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Phase 3   final Phase 3 final Document Transcript

  • Colorado Technical University MAT200-0802B-02, Discrete Mathematics, Phase 3 Task #2 Group #3: Loren Schwappach, Gregory Shelton, Sammie Snowden, Richard Wallace, Jonathan Woodard TerraCorp MemorandumTo: V-MachineFrom: TerraCorp GroupDate: 06/12/08Re: Explanation of Database ElementsMessage:Our team of test engineers, database experts, and computer programmers at TerraCorp hasdeveloped the following document to explain several elements of database design. Thedocument is broken down into two sections. The first section covers database relations andfunctions and the second covers trees and tree structures.Section 1: Relations and functions: Part A: What are Relations and Functions? A relation is a relationship between two sets of information (Stapel, 2008). Whenever two objects are seen to form some kind of connection the connection is known as a relation. A relation uses ordered pairs to show some kind of relationship shared between the pairs. For example the ordered pair, (Bald, Man), says that some Men are bald. Bald is known as the domain or (x) value, and Man is the range or (y) value. In a relation the range can have multiple domains and a domain can have multiple ranges. In database terms this relationship is known as a 1:M, M:M, or M:1 relationship, where M refers to multiple. The graph of a relation is very simple. Here is an example showing a 1:M relationship between the (x) and (y) values: 1
  • MAT200-0802B-02 Group 3 Figure 1: 1:M Relationship A function has the same basic definition as a relation. However, a function mustmeet certain rules to be called a function. A function can be called a “well behavedrelation” (Stapel, 2008). This is due to the relationships between the domain and range.To be a function a relation domain must have only one range. For instance in the relationordered pair, (Bald, Man), unique identifiers will have to be added to only allow for a 1:1relationship. This ordered pair, (Man, Bald), guarantees that only one range is pairedwith the domain. A graph representing a function is shown below where the (x) valueonly has one unique value of (y). A function can also be portrayed using a parabola. Aslong as the domain only has one range the graph qualifies as a function. Figure 2: Function 2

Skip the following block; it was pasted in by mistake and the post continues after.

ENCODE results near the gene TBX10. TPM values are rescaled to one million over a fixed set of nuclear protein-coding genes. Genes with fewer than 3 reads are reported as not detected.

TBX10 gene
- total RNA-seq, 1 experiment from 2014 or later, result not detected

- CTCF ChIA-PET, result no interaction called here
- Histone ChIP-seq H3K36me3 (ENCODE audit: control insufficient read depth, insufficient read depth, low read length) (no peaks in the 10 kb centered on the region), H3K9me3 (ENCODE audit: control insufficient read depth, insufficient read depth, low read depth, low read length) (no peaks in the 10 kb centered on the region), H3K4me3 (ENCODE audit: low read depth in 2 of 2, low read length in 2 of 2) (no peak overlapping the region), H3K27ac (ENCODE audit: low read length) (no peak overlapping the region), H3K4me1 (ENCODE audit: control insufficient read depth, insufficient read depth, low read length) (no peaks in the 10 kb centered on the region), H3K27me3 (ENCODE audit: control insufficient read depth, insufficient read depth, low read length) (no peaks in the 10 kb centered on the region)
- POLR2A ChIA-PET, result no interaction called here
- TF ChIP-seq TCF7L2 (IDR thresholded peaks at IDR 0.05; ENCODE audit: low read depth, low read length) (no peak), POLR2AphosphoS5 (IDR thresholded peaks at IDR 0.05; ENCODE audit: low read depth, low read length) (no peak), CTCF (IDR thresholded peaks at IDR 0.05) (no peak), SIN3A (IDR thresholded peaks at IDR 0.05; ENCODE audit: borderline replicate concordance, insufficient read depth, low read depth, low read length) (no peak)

• MAT200-0802B-02 Group 3 All functions can be a relation, however not all relations can be functions. Therelation (Birthdays, Students) can be an M:1 relationship. This is not a function becausemore than one student (range) can have the same birthday (domain). To make this afunction we can change Students to be the domain and add School, student id or evenleave birthdays as the range. If we use school then all students will return the same valuefor the range. However, it is still only one value. A graph showing this function wouldbe a straight horizontal line. If we used student id then the students will have uniqueranges. This is a better example of a function.Given the following Client and Engine type data (Referenced in Parts B, C, D, E): Clients = {VRoomHouse, MyRides, NifftyRods, AllFastAuto, Bumper2Bumper} Engines = {ZR2, XTurbo, Omy442, Rokit350}Part B: Binary Relation between Clients and Engines: a. ( ZR2, VRoomHouse), (ZR2, MyRides) b. (XTurbo, MyRides), (XTurbo, NifftyRods) c. (Omy442, NifftyRods), (Omy442, AllFastAuto) d. (Rokit350, AllFastAuto), (Rokit350, Bumper2Bumper)Part C: Function of Clients and Engines: a. (VRoomHouse, ZR2) b. (MyRides, XTurbo) c. (NiftyRods, Omy442) 3
  • MAT200-0802B-02 Group 3 d. (AllFastAuto, Rokit350) e. (Bumper2Bumper, ZR2) Part D: Diagraph of the function from Part C: VRoomHouse ZR2 MyRides Xturbo NiftyRods Omy442 AllFastAuto Rokit350 Bumper2Bumper Figure 3: Function directed graph Part E: Diagraph of the relation from Part B: ZR2 VRoomHouse Xturbo MyRides Omy442 NiftyRods Rokit350 AllFastAuto Bumper2Bumper (Hauskrecht, 2006) Figure 4: Binary directed graphSection 2: Trees and Tree Structures: Part A: What is a Tree and what is the difference between binary and n-ary trees? Trees also known as tree-graphs are powerful creations used for the visualization, structure, and development of database systems. Trees offer an organized approach to object and element relationships. 4